Neurological and mental conditions are still considered a taboo in India. The larger part of the Indian population still lives in villages, where knowledge and awareness about autism spectrum disorder is very limited. Autism, in rural India, is often easily mistaken as some other condition.
Autism largely remains undiagnosed in rural India. Individuals living in the villages, at one level, are usually absorbed in the local community life, working on the land, and at home. While diagnosis of autism is extremely important, accessible services should also be there in place. Diagnosing a child and then saying, sorry we can’t do anything, is devastating for the family.
Intervention and diagnosis of autism requires a lot of accuracy. But in urban and more in rural India, the myths associated with autism simply refuse to go. People who are able to read English and have access to the internet, gather lots of information on autism. Such information can be both relevant and irrelevant and doesn’t always translate to a better understanding of the condition.
According to a recent study conducted in some parts of rural Maharashtra, the perspectives of parents usually differ from the traditional and professional ones, to moral, spiritual and even personal interpretations.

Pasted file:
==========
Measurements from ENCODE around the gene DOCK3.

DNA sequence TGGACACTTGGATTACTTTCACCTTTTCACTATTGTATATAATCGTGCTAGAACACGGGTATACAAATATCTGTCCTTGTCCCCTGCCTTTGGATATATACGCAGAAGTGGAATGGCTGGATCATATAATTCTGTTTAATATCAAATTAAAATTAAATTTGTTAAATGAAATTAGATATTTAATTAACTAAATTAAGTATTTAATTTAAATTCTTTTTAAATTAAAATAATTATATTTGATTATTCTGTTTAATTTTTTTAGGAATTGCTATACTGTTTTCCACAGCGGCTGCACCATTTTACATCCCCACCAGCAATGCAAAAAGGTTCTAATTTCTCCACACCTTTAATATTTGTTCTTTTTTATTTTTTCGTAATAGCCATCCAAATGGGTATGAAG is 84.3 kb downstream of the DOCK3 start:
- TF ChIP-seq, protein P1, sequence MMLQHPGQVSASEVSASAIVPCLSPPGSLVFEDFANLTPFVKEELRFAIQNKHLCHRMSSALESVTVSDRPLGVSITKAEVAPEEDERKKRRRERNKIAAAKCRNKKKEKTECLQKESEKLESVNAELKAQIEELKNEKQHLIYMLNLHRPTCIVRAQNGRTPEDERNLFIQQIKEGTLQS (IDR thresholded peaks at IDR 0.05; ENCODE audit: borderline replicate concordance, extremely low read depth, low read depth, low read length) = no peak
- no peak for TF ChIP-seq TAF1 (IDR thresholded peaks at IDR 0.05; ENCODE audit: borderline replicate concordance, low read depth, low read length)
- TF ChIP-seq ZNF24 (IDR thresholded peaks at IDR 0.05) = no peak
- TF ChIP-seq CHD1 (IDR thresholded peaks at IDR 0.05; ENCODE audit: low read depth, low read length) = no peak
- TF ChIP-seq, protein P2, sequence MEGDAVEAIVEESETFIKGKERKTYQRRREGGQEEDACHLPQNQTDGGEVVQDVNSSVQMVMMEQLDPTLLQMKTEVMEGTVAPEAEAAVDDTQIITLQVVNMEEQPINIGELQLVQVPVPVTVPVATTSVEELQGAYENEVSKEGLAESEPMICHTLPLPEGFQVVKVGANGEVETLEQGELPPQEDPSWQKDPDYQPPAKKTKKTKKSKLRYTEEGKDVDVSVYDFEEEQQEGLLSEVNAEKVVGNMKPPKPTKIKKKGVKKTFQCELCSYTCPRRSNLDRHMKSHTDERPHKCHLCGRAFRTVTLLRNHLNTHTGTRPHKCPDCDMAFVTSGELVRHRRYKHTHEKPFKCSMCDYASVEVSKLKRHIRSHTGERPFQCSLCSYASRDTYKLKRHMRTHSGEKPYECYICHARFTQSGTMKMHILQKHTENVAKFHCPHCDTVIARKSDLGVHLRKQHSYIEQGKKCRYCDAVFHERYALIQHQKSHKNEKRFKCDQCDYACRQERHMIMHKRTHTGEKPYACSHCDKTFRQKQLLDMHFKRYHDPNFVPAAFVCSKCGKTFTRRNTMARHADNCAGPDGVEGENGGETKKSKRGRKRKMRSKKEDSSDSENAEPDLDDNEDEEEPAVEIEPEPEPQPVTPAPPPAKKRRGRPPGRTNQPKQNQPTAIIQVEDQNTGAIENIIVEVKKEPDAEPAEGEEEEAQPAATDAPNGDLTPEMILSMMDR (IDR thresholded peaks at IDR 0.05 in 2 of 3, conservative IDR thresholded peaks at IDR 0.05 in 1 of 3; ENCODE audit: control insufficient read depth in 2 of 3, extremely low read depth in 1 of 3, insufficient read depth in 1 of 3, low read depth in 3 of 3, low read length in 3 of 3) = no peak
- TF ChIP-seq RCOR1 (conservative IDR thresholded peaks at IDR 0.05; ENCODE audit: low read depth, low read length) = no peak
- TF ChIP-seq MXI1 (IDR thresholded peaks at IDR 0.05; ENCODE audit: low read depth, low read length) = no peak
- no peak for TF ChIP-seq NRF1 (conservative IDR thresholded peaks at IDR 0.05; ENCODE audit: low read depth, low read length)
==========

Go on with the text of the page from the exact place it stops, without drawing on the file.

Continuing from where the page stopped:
Parents in India recognize autism symptoms six to 10 months later than families in the West. Potential reasons for the extra time includes untenable cultural beliefs like “boys speak late,” which on the contrary, are often the first indications of unusual behavior. Parents often take their children to local quacks who determine that a nerve could be chocked somewhere leading to delayed speech. Spurious medicine is given to the child. Worse still, a baba (godman) may say that there’s nothing wrong with the child, but a shraap (curse) which can be cured by some mumbo-jumbo.
Some of the most common speculations in rural India when a child behaves differently include exposure to a “spastic” relative, and more importantly, something wrong in the mother.